Distribution and Habitat
Canadian waters are rich in whale fauna (8 species of mysticetes, about 25 species of odontocetes), and the commercial search for these animals was significant in early exploration (see WHALING).
Because of overexploitation, several species are rare, eg, bowhead (Balaena mysticetus), an arctic mysticete; right whale (Eubalaena glacialis), a temperate zone mysticete; and blue whale (Balaenoptera musculus), largest animal ever known.
The grey whale (Eschrichtius robustus) was extirpated in the N Atlantic and depleted in the N Pacific. Today, however, its migration along the N American Pacific coast is one of the world's great wildlife spectacles.
The cosmopolitan sperm whale (Physeter catodon), the largest odontocete, preys mainly on SQUID and usually remains in deep water. Adult bulls seasonally visit high latitudes; females and young remain in temperate or tropical waters.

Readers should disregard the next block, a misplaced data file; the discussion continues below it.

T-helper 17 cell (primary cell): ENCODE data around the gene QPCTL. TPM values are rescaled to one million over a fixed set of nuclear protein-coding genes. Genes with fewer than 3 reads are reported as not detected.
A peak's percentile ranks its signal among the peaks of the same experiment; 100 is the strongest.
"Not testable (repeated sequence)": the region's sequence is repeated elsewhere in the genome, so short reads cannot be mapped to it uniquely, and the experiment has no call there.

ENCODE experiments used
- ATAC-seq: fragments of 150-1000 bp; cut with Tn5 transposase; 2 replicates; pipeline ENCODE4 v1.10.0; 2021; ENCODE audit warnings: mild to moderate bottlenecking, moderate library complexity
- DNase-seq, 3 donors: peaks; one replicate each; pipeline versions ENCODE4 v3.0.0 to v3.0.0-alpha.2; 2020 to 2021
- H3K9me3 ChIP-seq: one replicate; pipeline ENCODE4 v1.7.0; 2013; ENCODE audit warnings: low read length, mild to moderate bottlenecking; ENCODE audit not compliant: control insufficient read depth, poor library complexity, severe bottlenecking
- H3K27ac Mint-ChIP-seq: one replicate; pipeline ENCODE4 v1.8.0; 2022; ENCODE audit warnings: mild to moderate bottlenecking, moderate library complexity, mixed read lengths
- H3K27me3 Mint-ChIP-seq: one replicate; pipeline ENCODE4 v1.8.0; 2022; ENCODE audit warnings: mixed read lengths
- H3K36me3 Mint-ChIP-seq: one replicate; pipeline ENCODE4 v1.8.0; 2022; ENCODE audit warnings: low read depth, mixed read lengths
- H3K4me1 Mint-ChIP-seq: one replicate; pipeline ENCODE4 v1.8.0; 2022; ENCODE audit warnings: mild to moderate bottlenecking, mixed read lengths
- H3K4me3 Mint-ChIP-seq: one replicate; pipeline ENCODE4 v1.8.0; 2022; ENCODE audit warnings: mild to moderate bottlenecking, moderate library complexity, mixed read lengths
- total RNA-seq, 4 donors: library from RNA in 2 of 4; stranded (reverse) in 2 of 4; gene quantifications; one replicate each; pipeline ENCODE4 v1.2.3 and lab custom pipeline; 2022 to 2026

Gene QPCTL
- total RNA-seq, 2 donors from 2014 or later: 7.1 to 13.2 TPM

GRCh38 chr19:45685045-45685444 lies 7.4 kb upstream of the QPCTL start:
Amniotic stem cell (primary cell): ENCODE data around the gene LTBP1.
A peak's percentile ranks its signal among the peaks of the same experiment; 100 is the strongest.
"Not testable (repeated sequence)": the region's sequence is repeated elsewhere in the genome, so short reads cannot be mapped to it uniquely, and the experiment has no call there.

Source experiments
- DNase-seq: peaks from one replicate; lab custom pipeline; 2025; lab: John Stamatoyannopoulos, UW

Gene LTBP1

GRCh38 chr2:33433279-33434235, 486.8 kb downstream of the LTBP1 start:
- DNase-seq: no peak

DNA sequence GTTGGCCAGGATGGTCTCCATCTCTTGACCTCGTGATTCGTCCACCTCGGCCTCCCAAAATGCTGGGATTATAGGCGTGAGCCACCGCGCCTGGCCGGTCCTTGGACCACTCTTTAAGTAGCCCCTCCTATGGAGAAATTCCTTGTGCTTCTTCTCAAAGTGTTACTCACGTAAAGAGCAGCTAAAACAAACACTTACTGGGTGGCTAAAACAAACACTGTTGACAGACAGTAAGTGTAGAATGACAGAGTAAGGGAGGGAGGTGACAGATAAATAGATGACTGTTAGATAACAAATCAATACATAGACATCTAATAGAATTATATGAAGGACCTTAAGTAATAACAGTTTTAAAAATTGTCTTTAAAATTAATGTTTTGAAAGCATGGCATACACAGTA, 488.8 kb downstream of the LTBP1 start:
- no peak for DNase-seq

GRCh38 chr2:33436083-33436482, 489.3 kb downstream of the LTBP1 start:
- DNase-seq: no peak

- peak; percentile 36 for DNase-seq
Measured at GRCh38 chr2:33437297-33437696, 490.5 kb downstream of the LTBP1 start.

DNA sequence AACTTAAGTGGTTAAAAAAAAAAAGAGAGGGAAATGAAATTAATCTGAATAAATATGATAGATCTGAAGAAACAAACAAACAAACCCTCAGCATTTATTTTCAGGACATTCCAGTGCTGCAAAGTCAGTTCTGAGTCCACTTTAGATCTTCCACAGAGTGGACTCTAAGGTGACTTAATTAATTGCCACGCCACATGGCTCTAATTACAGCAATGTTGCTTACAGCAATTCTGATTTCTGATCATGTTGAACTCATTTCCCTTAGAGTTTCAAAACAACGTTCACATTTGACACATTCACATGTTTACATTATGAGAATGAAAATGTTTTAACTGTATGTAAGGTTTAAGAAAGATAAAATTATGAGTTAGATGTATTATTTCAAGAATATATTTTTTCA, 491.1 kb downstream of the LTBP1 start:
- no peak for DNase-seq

The beaked whales (family Ziphiidae) are rare in coastal areas, but Baird's beaked whale (Berardius bairdii) off the BC coast, and the northern bottlenose (Hyperoodon ampullatus) off NS, have been hunted by shore-based whalers.
Since the 1972 moratorium on commercial whaling in Canada, whale watching has become popular. Several species, especially BELUGA, fin and minke whales (Delphinapterus leucas, Balaenoptera physalus, B. acutorostrata, respectively) and blue whales occur along the N shore of the ST LAWRENCE R estuary.
Pilot (Globicephala melaena), humpback and fin whales are the main attractions off Newfoundland; right, fin and humpback whales in lower Bay of FUNDY; killer whales (Orcinus orca), humpback (Megaptera novaeangliae) and grey whales off BC. The humpback whale is known for its haunting "song".
See also ENDANGERED ANIMALS.
Author R. REEVES AND E.D. MITCHELL
Links to Other Sites
Canadian Biodiversity Website
A great information source for all budding biologists. Learn about biodiversity theory, natural history, and conservation issues. From McGill’s Redpath Museum.
Bay of Fundy
Explore the many scenic around the Bay of Fundy. From the website for the Bay of Fundy Tourism Partnership.